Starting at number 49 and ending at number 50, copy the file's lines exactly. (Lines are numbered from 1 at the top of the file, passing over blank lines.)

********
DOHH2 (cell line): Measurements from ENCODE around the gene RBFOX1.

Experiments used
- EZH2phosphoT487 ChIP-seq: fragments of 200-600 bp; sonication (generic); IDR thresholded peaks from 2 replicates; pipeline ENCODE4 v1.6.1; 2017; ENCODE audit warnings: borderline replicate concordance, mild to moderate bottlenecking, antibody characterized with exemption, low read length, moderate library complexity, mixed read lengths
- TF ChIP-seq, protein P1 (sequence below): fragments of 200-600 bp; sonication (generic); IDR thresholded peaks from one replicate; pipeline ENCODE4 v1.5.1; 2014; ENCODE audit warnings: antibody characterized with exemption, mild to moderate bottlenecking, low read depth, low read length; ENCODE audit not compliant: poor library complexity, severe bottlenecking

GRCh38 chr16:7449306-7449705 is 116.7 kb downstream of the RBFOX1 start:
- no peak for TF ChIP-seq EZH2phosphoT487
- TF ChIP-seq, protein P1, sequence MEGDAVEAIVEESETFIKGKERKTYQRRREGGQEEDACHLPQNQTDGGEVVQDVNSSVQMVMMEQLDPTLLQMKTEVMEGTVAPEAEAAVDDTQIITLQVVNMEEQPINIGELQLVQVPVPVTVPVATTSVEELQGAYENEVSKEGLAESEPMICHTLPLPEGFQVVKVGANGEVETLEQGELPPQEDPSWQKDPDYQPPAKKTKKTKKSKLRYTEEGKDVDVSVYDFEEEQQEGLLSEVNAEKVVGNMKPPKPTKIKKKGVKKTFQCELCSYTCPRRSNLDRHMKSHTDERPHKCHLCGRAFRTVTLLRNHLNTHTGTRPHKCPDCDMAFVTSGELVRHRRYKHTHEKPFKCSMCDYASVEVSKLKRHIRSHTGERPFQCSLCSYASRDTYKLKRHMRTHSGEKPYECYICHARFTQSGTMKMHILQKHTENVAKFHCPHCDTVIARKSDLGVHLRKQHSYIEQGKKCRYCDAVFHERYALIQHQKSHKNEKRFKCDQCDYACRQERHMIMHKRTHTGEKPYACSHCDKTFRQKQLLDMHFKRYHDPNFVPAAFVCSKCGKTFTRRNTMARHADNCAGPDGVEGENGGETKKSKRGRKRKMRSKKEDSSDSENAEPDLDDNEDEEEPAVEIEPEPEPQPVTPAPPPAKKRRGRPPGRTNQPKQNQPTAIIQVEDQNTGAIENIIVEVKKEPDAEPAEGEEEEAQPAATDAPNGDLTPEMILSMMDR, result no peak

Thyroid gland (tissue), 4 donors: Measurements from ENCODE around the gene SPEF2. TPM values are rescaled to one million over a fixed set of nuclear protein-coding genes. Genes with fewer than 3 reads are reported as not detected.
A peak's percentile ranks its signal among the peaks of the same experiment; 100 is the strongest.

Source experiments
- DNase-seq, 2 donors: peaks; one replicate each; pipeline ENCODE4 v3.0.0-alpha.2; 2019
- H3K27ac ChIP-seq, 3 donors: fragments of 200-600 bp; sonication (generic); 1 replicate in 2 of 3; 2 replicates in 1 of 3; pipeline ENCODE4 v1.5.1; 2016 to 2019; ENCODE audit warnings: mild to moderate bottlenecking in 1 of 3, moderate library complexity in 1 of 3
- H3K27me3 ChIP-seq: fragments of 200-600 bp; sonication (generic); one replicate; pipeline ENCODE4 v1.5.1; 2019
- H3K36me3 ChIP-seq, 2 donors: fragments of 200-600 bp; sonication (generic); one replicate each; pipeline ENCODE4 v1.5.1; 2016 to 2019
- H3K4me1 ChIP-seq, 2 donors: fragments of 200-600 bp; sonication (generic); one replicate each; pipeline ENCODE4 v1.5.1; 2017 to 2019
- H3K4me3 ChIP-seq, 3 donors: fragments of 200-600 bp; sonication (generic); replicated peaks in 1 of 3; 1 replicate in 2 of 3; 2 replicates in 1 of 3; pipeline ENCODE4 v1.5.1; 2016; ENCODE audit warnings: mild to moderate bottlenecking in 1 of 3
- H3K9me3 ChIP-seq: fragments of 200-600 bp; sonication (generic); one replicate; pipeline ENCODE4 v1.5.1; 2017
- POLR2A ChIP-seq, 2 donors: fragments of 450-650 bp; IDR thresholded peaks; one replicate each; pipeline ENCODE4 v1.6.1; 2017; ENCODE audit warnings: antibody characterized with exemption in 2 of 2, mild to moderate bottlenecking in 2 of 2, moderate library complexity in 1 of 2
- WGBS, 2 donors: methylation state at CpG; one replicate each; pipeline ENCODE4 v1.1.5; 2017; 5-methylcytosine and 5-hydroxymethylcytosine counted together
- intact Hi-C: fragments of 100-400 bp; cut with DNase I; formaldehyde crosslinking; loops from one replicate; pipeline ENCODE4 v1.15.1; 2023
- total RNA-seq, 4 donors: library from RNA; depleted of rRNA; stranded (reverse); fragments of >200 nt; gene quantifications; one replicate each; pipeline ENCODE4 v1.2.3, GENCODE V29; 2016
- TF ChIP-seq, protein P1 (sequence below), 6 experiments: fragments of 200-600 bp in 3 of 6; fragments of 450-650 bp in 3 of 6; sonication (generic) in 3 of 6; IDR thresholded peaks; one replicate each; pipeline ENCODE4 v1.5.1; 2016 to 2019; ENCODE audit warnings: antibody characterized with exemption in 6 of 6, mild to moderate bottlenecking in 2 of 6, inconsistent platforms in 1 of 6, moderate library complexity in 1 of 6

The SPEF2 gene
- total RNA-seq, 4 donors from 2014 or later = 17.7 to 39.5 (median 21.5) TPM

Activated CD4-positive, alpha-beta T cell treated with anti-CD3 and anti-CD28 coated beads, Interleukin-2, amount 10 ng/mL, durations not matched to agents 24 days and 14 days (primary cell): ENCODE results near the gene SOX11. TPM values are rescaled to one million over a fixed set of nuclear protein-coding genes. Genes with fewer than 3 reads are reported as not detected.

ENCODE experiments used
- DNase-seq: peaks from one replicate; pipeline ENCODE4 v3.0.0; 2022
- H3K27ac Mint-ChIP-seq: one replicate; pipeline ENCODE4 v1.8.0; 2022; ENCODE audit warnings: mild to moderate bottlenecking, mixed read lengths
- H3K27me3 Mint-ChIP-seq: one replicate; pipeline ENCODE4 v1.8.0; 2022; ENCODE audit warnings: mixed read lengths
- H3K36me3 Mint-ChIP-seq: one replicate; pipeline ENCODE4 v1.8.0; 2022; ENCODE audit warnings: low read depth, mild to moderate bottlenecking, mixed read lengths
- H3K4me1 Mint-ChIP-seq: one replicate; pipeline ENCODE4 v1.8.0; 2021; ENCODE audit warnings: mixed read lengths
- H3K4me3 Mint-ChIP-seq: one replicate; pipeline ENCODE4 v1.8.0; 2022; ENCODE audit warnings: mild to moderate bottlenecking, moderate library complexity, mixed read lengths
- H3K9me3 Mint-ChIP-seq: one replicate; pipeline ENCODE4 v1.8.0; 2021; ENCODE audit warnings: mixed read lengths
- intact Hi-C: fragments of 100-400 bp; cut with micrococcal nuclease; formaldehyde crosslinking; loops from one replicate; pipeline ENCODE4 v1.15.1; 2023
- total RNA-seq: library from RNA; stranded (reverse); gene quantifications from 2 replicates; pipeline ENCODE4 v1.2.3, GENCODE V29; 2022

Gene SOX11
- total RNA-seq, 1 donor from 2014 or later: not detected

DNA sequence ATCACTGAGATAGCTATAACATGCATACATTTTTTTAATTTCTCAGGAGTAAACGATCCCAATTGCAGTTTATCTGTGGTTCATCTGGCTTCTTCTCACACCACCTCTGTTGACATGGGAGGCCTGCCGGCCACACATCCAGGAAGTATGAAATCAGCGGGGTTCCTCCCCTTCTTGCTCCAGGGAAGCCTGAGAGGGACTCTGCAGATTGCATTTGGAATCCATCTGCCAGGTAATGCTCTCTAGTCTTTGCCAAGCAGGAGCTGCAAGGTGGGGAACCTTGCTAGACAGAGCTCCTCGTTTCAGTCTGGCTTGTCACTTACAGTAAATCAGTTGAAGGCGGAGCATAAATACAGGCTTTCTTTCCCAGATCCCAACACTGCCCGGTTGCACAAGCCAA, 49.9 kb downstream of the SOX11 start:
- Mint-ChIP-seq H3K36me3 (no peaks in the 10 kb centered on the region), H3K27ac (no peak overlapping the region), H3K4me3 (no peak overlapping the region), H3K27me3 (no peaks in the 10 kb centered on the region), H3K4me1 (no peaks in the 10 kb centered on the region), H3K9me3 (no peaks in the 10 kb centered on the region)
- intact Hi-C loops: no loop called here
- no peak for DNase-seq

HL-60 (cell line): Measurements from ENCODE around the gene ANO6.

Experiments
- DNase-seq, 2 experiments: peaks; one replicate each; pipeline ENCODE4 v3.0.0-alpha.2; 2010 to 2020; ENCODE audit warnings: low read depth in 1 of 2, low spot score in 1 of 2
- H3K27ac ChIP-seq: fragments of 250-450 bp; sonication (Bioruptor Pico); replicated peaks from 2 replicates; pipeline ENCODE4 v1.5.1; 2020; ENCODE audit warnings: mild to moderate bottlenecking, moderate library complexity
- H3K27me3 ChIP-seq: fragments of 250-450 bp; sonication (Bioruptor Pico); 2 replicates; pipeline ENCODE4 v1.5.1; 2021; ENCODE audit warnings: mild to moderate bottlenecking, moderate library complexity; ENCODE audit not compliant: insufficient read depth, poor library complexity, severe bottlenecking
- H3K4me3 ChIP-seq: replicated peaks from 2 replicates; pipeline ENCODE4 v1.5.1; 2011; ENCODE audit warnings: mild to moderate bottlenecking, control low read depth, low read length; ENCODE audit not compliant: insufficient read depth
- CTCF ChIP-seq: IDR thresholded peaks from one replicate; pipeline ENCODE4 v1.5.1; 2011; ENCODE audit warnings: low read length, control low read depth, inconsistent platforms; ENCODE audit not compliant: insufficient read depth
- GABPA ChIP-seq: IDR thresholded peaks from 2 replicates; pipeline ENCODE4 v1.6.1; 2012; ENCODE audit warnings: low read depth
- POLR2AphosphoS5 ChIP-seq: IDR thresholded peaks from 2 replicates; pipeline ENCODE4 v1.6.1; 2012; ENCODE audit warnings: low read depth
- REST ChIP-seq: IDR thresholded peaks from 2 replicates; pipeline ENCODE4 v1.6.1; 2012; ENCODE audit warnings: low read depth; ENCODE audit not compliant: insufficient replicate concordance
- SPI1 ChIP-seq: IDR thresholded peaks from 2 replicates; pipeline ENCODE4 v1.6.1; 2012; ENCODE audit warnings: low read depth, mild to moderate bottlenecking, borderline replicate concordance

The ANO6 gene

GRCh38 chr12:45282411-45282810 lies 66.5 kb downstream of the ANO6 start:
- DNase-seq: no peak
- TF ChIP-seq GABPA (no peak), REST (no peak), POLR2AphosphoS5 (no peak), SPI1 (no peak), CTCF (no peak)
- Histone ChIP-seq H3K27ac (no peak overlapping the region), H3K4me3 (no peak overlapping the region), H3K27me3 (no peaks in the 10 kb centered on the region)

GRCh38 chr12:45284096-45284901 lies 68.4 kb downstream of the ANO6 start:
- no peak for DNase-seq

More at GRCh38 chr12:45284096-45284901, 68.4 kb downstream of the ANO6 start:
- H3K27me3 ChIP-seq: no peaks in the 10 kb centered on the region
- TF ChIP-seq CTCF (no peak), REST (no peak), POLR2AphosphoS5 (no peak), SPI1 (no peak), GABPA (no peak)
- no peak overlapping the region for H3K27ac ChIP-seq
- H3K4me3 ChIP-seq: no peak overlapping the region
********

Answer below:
- GABPA ChIP-seq: IDR thresholded peaks from 2 replicates; pipeline ENCODE4 v1.6.1; 2012; ENCODE audit warnings: low read depth
- POLR2AphosphoS5 ChIP-seq: IDR thresholded peaks from 2 replicates; pipeline ENCODE4 v1.6.1; 2012; ENCODE audit warnings: low read depth